The Plantagenets: The Kings Who Made England by Dan Jones - review by Leanda De Lisle

Leanda De Lisle

Broom for Improvement

The Plantagenets: The Kings Who Made England

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It has been a week of competitive reading in the de Lisle household. Bed time, back to back: him reading George R R Martin’s hugely popular Game of Thrones fantasy fiction; me reading Dan Jones’s The Plantagenets. We both read into the night, but I was the one reading passages out loud.

Jones covers an enormous amount of ground: eight generations of kings and queens from 1120 to 1399. The risk with a long dynastic history is that it becomes just one damn thing after another, and the reader gets lost in a snowstorm of names and events. Jones avoids this with a combination of gripping storytelling and pin-sharp clarity. As I sometimes stop mid-paragraph to daydream around a subject, I was grateful to be kept on track by a text that is simple and direct, without leaving me feeling patronised.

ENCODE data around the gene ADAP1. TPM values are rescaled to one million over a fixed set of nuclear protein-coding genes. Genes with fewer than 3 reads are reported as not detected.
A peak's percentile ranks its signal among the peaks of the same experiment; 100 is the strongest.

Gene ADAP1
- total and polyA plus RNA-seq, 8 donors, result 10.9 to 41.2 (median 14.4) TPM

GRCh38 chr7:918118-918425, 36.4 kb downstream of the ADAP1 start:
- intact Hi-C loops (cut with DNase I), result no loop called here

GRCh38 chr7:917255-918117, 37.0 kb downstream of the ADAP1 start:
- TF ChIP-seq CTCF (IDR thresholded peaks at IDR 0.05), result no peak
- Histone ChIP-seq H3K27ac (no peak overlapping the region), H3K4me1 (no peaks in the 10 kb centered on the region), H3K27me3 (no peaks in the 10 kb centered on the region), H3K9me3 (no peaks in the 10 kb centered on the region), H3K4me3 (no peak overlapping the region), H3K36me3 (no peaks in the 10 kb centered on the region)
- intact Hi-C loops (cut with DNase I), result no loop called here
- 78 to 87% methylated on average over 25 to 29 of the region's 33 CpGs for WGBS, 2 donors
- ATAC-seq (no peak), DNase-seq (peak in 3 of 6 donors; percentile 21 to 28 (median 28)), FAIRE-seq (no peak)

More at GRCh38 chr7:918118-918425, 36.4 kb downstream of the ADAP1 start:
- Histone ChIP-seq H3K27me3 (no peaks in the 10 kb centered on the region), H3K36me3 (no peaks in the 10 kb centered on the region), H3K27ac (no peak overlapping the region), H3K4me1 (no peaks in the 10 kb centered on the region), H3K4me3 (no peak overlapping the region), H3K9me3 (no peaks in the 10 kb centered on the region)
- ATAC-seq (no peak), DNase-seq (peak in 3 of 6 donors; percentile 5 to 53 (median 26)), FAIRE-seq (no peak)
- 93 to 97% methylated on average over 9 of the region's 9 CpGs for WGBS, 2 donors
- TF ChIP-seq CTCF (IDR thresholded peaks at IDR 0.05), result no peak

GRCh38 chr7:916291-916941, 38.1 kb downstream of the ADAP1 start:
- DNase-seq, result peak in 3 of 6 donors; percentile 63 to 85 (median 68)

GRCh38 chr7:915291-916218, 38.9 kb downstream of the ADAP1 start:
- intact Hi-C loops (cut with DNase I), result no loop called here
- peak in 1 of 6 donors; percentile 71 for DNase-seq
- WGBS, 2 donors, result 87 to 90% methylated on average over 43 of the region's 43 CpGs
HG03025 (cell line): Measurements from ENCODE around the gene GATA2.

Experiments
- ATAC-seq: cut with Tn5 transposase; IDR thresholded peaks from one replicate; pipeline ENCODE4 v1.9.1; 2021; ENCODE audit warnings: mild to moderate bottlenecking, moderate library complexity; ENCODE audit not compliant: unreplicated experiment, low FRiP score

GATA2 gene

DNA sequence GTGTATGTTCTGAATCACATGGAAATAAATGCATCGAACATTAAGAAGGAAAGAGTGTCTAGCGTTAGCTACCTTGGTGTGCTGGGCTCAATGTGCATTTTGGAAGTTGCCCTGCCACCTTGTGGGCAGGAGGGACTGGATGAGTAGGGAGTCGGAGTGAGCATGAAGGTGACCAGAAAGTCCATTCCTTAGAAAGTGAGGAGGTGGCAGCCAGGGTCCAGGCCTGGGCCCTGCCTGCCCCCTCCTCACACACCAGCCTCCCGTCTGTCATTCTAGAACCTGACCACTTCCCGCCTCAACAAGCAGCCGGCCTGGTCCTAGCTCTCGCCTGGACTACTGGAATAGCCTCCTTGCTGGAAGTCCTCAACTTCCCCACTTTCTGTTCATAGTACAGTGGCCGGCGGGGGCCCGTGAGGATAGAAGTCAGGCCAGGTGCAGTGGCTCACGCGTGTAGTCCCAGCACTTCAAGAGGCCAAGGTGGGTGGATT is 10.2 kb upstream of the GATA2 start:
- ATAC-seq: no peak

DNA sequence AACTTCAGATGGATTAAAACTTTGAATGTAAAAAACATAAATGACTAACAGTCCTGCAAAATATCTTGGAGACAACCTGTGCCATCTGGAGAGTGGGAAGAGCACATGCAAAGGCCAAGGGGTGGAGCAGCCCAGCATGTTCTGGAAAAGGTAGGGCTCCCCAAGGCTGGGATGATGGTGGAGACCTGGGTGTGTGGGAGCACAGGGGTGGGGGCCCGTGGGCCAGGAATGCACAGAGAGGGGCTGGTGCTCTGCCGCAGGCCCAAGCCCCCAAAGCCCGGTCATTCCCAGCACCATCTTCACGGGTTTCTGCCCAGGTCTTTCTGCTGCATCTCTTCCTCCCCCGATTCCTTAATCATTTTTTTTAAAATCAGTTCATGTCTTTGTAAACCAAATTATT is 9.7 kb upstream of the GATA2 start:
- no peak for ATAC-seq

The narrative opens in 1120 with a drunken party aboard a white ship – the White Ship. Among the beautiful people revelling on deck was William Aetheling, grandson of William the Conqueror and sole legitimate son of Henry I. Unfortunately those who were actually sailing the ship were also drunk

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